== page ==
I shall spend time in Scripture-reading every day.  This has been a lifelong discipline that every once in a while I fall out of for days, weeks, or months at a time.  By God’s grace, I shall maintain this discipline.

I shall exercise my body.  The Benedictines believe in hard, physical labour.  I am an urban apartment-dwelling middle-class Canadian.  I have no garden, no chickens, no building to maintain or to build.  Therefore, I shall discipline my body through exercise, chiefly through my bicycle and through walking almost everywhere.  I’ll ride my bike three to five times a week.

What else?  Buy no unneeded stuff — books, CDs, DVDs.  Don’t rent when it can be borrowed for free.  Don’t waste time watching it or reading it when there’s a better option.  Spend more time with people in pleasant occupation and company, less time simply entertaining oneself.  Continue weekly attendance at church; possibly add an extra to ensure I receive Eucharist.  Hunt down time for solitude.  Talk with Jennifer about how we might be able to spend time in service to others.

Do you have any ideas how you and I can help start the ascetic revival of the 21st century?  If you think it’s already begun, show us where and how!

*The Lessons of St. Francis by John Michael Talbot; Celebration of DisciplinePrayer, and Devotional Classics by Richard J. Foster; The Inner Experience by Thomas Merton; Flirting with Monasticism by Karen E. Sloan; Finding God: The Way of St. Benedict by Esther de Waal; Ecstasy and Intimacy by Edith Humphrey, and other moderns.  The Life of St. Antony by St. Athanasius; The Life of St. Benedict by St. Gregory the Great; The Institutes and The Conferences by John Cassian; The Sayings of the Desert Fathers; The Life of Moses by St. Gregory of Nyssa; The Interior Castle by St. Teresa of Avila (well, most of it); The Dark Night of the Soul by St. John of the Cross; The Letters of Saint Antony the Great; the Historia Monachorum in Aegypto; The Praktikos & Chapters on Prayer by Evagrius Ponticus; The Rule of St. Augustine and other classics.

John Cassian & the Desert Fathers

We dealt with Grace & Freewill here.  The other thing that may go over people’s heads is the discussion here about Cassian’s relationship to the Desert Fathers.

Although John Cassian spent a decade or more living with the Desert Fathers, people do not trust his writings to be an accurate reflection of the Desert Tradition.  Some say that Cassian’s writings are too philosophical and theoretical at times, too sophisticated.  The pure and true Desert Tradition of the poor, simple Coptic monks was not like this at all.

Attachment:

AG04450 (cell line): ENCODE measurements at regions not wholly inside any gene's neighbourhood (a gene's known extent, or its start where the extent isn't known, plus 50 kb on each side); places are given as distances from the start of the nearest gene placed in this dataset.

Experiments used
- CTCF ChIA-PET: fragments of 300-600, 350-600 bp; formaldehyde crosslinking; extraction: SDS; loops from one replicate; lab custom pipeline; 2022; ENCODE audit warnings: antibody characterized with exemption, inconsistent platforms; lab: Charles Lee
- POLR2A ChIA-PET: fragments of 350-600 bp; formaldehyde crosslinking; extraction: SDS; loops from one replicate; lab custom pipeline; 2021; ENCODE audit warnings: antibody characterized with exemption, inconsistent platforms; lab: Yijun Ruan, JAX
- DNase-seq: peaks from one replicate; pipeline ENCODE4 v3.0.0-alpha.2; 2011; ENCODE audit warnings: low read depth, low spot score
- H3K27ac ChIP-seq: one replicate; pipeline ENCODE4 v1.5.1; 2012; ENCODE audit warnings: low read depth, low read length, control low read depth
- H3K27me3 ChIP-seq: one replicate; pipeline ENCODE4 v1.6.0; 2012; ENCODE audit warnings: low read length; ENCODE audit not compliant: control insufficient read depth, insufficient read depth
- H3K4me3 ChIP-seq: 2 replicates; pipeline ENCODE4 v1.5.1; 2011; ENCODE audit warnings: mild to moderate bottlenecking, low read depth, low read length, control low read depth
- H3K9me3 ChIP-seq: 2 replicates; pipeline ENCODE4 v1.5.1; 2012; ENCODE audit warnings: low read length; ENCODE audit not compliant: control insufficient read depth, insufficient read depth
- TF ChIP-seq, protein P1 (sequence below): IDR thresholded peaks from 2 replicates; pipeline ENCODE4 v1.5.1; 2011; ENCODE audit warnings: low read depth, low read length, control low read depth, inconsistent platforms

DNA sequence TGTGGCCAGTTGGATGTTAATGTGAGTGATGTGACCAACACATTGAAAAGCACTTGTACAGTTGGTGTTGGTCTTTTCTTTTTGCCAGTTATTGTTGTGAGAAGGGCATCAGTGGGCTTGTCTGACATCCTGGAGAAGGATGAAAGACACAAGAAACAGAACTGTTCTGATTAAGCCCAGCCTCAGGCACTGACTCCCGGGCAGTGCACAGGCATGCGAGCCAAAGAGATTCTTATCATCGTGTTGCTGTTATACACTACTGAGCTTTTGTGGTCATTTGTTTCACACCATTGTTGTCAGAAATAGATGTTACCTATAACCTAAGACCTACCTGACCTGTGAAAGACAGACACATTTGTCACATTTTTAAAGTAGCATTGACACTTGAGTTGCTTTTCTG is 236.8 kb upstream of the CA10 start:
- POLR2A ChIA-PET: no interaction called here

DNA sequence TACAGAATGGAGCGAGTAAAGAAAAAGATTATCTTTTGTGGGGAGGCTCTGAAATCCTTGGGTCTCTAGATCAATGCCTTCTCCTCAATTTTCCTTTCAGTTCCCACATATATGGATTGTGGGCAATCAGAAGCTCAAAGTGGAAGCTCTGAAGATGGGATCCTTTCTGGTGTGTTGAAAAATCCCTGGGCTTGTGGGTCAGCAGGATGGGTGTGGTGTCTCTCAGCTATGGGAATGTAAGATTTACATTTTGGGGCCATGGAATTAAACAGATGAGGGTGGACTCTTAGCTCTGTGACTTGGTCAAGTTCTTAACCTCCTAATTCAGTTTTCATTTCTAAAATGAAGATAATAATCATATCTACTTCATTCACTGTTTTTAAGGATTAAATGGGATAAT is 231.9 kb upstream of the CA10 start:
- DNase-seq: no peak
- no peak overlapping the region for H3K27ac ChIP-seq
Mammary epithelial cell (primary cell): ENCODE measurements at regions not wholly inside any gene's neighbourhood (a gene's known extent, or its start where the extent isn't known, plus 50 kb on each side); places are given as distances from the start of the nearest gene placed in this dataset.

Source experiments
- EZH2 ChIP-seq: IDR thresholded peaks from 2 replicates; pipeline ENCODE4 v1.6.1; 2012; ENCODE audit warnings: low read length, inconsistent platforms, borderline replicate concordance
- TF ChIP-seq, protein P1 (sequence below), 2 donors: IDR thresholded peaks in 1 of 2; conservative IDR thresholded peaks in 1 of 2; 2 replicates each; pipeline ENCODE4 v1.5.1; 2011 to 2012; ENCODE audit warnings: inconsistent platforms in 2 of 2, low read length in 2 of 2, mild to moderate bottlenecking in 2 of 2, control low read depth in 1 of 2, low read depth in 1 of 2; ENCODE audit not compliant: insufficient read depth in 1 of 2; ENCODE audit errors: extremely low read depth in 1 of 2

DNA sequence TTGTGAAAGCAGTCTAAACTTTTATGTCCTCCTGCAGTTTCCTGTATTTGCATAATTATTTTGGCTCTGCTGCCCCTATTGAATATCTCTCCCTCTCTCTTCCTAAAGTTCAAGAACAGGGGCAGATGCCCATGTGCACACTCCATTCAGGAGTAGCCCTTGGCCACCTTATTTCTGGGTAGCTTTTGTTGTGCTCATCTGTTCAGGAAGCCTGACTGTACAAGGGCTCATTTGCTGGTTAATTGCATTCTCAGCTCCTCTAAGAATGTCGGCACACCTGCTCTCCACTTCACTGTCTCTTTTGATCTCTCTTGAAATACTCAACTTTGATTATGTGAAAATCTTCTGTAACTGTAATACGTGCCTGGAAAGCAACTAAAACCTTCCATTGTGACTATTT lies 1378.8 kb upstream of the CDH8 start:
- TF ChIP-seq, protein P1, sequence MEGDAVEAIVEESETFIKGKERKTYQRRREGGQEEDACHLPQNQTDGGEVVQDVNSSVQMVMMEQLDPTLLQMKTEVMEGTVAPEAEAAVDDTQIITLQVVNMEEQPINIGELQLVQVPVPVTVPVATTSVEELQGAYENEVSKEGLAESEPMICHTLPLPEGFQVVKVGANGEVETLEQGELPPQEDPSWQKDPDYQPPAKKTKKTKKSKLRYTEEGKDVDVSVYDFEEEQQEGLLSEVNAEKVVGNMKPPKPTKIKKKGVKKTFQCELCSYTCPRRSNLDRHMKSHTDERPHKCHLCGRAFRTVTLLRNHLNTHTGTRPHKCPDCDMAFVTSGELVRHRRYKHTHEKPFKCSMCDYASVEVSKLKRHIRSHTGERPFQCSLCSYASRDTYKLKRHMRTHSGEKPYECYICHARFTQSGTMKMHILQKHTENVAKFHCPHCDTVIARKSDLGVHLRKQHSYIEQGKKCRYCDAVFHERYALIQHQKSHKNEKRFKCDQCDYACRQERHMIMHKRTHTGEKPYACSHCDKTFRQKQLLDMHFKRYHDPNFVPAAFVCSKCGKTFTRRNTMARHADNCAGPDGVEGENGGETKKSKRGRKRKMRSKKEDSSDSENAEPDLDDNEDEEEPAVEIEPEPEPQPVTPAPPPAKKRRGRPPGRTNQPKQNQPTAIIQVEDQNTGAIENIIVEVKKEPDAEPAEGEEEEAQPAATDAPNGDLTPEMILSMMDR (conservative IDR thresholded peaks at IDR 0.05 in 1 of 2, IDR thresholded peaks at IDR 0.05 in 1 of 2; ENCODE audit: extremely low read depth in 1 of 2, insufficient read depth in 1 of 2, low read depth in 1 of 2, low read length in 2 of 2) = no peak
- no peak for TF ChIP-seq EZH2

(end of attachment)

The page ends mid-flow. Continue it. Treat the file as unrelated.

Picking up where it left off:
The evidence seems to be to the contrary, however.  The letters of St. Antony are one example of Coptic literacy.  And Didymus the Blind is an example of illiterate sophistication.  Furthermore, teachings of Cassian and Evagrius that many think are antithetical to the “pure” Desert Tradition are frequently found in the teachings of the Desert Fathers.

The second difficulty people have with Cassian is the fact that his Conferences are so long.  As stated originally, I do not see this as a problem at all.  Just because the Apopthegmata, or Sayings of the Desert Fathers, are all short does not mean that these same men did not sometimes give longer discourses.

Finally, people point out that John Cassian himself acknowledges a certain amount of modification due to the differing circumstances of monks in Gaul as well as his faulty memory.  This is true, but we cannot fault Cassian for any resultant changes; Cassian was not seeking to write a history, such as the History of the Monks of Egypt or the Lausiac History.  He was seeking to engage with a tradition and pass on the wisdom of this tradition to people in a different situation.  I believe that he effectively did this without compromising the Desert Tradition.

Indeed, as I read Cassian, Evagrius, the Sayings, and other things, I see how big this tradition of the Egyptian desert is.  They are not all in agreement on every point, but they are still standing within the same flowing tide of teachings and practices handed down from master to disciple, beginning with Antony — though Cassian would tell us that it began with the apostles.  It is the handing on of wisdom and actions that makes a tradition.  One can be creative and true within a tradition at the same time.